“They don’t build them like this anymore,” I thought as I waited in the rotunda of the San Francisco City Hall for the 2017 Voices for Justice Human Rights Watch Annual Dinner attendees to arrive. Built in the Beaux-Arts architecture style so popular in the US in the end of the 19th Century and extending into the first decades of the 20th, couples throng to it for wedding photos and this was the case even on this sleepy Thursday evening in November.
Event workers bustled around the area, placing lights and candles, aiming signs, finishing up with the final preparations for the soon to arrive guests while I stood on the round steps at the base of the grand staircase that ascends up to the second floor including open air walkways from where I strategized a shooting plan. I was here to photograph “emotions” of the evening, playing backup to another photographer who would stage portraits of those 300 who paid top dollar for a night of “opportunity to learn, engage, and celebrate the progress” HRW “made in the human rights movement” in 2016. At the strike of six, attendees began to flow into the large open room, some gravitating to the small tables interspersed around the room while others grouped into bunches, reuniting with old friends, colleagues and socialites.
For over 35 years, Human Rights Watch has been at the forefront of the international human rights movement, investigating human rights abuses and exposing the truth in order to bring about deep-rooted change.
HRW’s annual galas are a major fundraising event for this prominent human rights NGO. Receiving no funding from any governments or corporations, their $100 million budget comes from a combination of ongoing giving plus the proceeds of these 24 galas held around the world in 13 countries over the course of five months.
Using as wide an aperture as I felt comfortable with at a manually set shutter speed of 1/60 of a second, I roamed the hall seeking out interesting stories told in gestures and compositional elements. Mixed in with the ticket-holders were various Human Rights Watch directors and researchers as well as guests whose lives were changed due to the work of Elizabeth Calvin in the field of fair sentencing for youth offenders.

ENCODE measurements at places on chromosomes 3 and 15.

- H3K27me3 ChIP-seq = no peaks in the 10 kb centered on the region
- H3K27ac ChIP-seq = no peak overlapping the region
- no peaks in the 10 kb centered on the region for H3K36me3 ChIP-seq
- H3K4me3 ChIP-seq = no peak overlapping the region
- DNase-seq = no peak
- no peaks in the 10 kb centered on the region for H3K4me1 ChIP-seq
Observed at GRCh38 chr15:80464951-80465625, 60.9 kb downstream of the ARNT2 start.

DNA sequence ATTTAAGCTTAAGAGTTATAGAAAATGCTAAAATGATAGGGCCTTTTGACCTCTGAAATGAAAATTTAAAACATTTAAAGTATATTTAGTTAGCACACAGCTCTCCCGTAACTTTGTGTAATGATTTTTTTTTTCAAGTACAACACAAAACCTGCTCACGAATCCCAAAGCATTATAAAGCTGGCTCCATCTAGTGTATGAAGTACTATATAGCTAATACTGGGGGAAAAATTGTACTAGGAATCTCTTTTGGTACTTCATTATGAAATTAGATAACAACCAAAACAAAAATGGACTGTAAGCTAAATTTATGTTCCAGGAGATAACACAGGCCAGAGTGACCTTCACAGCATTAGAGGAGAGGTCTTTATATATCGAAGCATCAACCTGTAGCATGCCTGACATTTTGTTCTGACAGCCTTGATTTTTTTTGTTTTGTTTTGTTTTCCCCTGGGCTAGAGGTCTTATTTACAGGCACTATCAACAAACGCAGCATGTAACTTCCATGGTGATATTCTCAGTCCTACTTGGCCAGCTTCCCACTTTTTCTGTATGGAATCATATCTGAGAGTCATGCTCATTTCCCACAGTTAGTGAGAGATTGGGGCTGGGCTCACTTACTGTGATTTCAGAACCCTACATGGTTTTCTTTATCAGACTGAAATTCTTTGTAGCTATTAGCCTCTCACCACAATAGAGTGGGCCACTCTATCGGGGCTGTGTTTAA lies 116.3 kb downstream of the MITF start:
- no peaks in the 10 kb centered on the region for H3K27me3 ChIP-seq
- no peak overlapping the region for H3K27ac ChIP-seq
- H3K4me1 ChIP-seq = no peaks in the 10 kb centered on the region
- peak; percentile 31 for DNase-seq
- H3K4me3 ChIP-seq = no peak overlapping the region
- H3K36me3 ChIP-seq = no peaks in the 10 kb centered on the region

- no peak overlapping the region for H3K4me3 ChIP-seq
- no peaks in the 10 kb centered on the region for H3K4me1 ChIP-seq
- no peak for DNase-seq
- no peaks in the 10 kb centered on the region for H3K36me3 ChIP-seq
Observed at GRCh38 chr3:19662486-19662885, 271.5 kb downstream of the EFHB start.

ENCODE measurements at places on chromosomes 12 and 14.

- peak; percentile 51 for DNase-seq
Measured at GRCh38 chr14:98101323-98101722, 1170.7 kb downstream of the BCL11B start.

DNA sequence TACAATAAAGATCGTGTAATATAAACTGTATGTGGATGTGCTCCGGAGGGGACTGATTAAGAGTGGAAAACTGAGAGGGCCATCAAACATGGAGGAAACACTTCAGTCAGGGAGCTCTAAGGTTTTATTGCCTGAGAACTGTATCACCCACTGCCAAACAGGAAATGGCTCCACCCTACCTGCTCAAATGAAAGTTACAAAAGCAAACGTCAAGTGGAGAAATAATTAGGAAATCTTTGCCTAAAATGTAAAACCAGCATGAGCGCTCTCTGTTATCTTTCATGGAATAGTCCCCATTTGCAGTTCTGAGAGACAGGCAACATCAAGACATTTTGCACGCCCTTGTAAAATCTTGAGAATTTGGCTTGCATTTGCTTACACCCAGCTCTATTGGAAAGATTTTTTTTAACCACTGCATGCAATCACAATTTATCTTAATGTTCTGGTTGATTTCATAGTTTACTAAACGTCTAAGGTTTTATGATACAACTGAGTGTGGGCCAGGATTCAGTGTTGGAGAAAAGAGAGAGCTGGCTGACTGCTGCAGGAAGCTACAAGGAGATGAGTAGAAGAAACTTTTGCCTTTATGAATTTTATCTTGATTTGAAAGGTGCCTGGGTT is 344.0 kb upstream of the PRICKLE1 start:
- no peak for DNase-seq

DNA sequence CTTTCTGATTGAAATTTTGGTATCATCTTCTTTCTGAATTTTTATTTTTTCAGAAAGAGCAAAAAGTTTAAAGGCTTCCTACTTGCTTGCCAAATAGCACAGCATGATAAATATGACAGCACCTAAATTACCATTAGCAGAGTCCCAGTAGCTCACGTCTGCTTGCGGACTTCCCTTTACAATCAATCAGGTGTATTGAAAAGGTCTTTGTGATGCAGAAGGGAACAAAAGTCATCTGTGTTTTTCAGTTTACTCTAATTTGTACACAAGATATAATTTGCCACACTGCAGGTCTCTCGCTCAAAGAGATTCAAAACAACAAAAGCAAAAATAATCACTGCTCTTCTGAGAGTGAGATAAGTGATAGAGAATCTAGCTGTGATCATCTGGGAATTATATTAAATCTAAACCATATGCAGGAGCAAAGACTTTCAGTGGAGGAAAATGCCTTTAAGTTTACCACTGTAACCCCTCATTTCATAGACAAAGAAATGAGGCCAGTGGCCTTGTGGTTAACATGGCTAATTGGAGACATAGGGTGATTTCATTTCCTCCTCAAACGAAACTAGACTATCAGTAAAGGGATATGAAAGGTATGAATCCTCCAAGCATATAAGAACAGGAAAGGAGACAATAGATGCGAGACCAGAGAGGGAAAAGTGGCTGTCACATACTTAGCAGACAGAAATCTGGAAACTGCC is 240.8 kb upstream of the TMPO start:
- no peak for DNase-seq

The gala soon moved to an adjoining hall where tables were numbered, bottles of wine poised, place settings meticulously laid out, and blue lamps etched with inspirational words in a variety of languages threw a cool glow over the details. At the front of the hall were two large screens that would, during the course of the evening, be projected several riveting videos laying out the need HRW addresses, their methodology, people, and successes.
Alternating through the evening were periods of presentations on the stage, an interview with two formerly incarcerated men who are out due to the work of Human Rights Watch, and socializing over a multi-course meal.
Two days previous to this, the Silicon Valley chapter of HRW had their annual gala and reportedly received $750,000 of pledges. Jen Haile, City (SF) Director challenged this group that they can do better than that. Instructed on how pledging works via text, the two video screens began scrolling names of those who had texted in their contributions under which was a total raised at that moment. It was a mesmerizing thing seeing the number tick along in skips and then jumps over the span of about a half hour. Occasionally glancing up at the screen, I spent much of my time looking for images to take of those digging into themselves to find the dollar amount they were willing to give. Then the number stalled out at $299,946 for what seemed like a very long time before turning over to a clean $300,000 and then popping to $300,006, a number that would remain for a few minutes before jumping to my surprise to $550,006. I wasn’t the only one surprised by this. Near me I heard a lady exclaim, “Did you do that?!” and the youthful man next to her sheepishly smile and nod.
It was a fantastic evening for me as well as for those who helped to make what appears to have been a very successful gala.
As Jen Haile pointed out on the phone when I talked to her about photographing this event, 2018 looks to be an especially challenging year. On top of what is happening the US surrounding wage inequality, immigrant rights, refugee treatment, and other worrying trends, internationally events in Myanmar among the Rohingya, policies in the Philippines, the deadly clashes and famine in South Sudan, as well as other troubling topics beg for their attention.